Wednesday, November 29, 2006

Story and the Theory of Constraints

Carl Pritchard makes some interesting comments about communicating risk in some of his presentations, although (in my limited exposure to him) I fear that he may be overestimating our ability to eliminate uncertainty in our mitigation efforts. One of his best insights, I think, is that risk needs to be presented as "story". If we limit ourselves to a formulaic presentation we not only obscure all of the uncertainty, but we also discourage the kinds of 'common sense' approaches to risk mitigation that are most effective. After all, forwarned is forarmed.

The basic problem is people, as Pawel Brodzinski points out is typical with all sorts of project problems. People do not think about "risk" in mathematical terms. In fact, people tend to think about things in "stories". (As an aside, I believe that this is why use cases, when done well, are so helpful in system design ... the "story" bridges the gap between technical and business jargon sets). If we can effectively describe a potential risk in a way that includes story and context, then we probably understand it better ourselves and we have definitely expanded the universe of potential "risk mitigators". Some might even interpet this as the "Tom Sawyer" approach to project management ... other people will end up volunteering to "do the work".

Eli Goldratt, the most prominent and original proponent of Theory of Constraints certainly understood the power of story. His seminal works on the subject are presented almost as novels! His site (linked above) is a good resource. Most of the stuff is for sale (and he is … probably justifiably … proud of his efforts), but if you poke around some you can get some free excerpts of his insights. It is scary how much of those insights line up with some of the stuff I have put together in my Project Rescue Operations consulting practice, especially with respect to the importance of addressing uncertainty. As often happens to me, I persist in attending the school of hard knocks, finally slog through to the other side of the swamp with some reasonable perspective on the problems encountered, and then am presented with a nice, tidy theoretical framework that explains how I could have gotten through without all the mud and mosquitos. It's sort of a Project Manager's version of Pilgrim's Progress (albeit with lower stakes).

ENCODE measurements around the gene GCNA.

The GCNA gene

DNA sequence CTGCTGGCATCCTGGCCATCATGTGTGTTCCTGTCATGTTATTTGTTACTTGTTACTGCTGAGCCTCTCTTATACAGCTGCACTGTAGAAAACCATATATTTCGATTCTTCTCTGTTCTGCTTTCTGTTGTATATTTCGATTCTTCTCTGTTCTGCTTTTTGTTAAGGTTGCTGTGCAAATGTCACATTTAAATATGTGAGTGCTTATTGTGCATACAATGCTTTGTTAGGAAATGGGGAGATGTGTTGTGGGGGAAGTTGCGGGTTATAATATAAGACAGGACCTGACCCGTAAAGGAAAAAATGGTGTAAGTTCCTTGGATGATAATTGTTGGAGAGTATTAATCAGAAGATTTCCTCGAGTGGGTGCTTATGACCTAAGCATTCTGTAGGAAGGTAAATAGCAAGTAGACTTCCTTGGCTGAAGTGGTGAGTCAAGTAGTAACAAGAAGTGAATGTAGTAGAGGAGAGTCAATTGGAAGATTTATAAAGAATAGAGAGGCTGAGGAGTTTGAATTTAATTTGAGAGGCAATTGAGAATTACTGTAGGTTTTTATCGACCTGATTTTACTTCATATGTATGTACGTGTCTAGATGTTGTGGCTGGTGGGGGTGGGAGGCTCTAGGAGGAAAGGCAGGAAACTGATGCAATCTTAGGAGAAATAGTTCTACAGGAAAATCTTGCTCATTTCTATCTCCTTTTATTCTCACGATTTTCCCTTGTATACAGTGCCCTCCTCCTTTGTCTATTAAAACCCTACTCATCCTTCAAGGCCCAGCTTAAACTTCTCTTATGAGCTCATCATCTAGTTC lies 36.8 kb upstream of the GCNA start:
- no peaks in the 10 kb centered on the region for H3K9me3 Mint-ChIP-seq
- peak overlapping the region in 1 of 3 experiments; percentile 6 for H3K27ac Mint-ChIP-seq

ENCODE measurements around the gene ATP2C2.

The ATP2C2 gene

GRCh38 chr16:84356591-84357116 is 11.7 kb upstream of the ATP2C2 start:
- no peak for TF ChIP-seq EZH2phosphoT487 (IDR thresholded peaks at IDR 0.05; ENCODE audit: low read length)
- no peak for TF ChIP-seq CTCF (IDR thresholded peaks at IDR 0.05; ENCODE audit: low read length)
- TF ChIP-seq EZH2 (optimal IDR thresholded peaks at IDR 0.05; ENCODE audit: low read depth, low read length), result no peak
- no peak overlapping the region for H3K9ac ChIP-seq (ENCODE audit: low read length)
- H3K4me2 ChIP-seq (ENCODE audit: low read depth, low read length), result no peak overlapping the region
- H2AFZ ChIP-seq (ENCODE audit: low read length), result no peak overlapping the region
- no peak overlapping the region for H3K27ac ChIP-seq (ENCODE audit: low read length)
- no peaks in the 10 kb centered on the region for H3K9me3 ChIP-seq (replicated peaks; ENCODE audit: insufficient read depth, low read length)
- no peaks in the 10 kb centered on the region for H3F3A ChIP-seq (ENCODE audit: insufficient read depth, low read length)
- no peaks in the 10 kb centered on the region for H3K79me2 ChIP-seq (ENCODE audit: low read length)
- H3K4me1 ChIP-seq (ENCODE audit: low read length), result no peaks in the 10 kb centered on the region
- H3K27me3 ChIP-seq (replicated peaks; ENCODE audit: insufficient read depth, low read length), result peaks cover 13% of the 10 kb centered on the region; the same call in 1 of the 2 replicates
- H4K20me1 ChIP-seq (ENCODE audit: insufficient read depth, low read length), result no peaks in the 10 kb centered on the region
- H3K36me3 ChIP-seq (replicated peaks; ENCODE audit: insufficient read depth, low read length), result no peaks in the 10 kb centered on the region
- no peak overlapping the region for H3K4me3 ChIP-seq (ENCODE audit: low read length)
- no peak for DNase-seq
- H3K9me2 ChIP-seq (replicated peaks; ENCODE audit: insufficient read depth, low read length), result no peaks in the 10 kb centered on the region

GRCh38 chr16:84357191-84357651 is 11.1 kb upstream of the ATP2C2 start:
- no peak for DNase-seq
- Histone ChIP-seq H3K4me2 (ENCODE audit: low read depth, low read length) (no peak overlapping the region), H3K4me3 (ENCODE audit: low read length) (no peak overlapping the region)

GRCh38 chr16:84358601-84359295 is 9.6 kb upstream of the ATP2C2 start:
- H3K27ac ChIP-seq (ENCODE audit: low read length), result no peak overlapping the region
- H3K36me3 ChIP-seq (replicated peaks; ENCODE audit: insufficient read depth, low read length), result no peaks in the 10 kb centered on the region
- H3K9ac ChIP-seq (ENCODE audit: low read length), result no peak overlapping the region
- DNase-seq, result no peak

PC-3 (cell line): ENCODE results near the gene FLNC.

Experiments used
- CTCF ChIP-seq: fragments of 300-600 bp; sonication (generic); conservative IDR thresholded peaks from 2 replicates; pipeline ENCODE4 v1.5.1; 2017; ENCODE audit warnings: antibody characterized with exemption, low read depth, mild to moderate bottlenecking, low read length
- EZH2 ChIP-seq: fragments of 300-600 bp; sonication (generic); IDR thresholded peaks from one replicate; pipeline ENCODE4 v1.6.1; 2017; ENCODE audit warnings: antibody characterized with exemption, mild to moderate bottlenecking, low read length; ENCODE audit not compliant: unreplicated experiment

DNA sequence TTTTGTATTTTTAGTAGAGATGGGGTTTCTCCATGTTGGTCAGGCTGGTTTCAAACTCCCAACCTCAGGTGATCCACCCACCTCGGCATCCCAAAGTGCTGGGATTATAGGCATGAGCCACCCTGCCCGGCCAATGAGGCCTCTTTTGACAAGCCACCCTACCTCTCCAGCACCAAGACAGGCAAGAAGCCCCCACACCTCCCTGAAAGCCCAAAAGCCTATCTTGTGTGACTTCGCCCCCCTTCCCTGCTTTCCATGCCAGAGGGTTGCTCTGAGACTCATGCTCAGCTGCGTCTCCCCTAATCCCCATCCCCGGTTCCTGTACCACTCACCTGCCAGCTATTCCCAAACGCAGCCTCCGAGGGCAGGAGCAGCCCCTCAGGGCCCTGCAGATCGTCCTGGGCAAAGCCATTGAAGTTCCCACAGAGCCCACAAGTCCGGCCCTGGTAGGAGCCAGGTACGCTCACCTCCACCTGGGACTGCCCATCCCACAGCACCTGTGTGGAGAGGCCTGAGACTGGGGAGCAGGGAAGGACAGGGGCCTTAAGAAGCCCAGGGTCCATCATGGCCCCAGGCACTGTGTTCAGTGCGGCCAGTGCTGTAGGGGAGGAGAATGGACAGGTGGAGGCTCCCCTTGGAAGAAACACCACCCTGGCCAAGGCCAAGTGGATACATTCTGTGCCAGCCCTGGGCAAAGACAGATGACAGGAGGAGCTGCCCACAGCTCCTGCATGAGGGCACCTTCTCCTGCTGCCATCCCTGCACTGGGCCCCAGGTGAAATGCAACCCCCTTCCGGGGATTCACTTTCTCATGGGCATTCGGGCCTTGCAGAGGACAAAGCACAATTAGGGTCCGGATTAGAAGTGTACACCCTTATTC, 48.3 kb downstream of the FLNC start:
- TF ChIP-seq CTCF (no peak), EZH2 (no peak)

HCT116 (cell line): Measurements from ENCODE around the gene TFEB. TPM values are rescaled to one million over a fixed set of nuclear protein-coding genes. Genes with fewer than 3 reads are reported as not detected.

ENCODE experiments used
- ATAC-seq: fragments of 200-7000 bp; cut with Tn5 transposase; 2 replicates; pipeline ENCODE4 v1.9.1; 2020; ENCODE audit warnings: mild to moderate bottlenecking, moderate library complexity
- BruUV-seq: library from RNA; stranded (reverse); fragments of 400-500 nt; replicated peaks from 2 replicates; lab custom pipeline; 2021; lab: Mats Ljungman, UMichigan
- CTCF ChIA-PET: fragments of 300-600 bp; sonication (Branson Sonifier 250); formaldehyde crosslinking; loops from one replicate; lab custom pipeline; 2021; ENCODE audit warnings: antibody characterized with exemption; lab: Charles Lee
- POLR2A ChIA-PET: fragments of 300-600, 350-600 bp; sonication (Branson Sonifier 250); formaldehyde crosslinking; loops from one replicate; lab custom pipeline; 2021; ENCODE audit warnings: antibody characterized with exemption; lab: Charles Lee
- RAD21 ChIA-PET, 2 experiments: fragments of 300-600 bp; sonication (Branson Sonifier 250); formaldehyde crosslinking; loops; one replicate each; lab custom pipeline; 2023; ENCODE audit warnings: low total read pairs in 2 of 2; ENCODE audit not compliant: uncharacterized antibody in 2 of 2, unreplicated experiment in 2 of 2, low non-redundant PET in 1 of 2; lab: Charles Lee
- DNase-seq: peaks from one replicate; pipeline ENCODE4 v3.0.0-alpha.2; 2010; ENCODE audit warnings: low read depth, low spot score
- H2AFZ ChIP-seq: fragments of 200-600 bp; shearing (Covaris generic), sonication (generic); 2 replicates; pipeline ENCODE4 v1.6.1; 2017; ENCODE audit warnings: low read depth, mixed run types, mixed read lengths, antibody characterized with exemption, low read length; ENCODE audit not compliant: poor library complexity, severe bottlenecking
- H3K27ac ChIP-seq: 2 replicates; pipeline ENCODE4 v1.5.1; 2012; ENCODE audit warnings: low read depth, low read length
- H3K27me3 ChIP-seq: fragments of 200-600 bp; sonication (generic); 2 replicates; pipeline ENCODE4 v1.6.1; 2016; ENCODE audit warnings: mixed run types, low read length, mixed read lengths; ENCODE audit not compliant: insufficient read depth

1 comment:

Pawel Brodzinski said...

I like your point about telling a story when talking about risks. I think that easy trick can bring some life into risk management sessions. Still, you need to have people who are commited and believe in whole thing. In other case story will suck and it won't help much.